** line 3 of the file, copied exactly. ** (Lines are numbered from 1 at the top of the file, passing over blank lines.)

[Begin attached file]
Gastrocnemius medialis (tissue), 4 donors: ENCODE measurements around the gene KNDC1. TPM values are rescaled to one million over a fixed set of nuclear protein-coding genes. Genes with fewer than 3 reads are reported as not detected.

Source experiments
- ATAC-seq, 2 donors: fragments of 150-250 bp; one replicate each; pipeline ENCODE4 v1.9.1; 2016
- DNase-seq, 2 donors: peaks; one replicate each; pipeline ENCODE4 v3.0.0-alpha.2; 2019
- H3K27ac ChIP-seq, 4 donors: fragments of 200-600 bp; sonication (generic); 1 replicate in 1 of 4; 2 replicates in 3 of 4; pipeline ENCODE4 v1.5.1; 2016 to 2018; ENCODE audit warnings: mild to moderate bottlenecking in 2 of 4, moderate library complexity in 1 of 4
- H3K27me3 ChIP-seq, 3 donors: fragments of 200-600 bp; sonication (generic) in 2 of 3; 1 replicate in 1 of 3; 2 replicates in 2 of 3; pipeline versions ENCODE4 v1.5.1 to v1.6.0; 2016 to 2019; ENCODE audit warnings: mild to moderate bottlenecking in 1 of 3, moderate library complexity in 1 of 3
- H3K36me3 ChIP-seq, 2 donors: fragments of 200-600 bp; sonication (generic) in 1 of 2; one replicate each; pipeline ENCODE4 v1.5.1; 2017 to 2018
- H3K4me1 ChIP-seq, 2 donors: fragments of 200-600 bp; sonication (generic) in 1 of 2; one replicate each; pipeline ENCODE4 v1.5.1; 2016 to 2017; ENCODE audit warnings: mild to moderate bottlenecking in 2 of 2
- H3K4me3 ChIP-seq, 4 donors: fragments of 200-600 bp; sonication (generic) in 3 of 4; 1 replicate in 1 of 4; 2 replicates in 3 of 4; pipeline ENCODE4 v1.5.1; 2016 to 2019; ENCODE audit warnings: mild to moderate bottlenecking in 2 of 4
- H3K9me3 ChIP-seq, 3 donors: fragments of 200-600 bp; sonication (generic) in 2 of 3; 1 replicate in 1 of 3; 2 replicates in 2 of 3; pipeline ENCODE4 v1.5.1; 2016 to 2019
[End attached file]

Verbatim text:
- ATAC-seq, 2 donors: fragments of 150-250 bp; one replicate each; pipeline ENCODE4 v1.9.1; 2016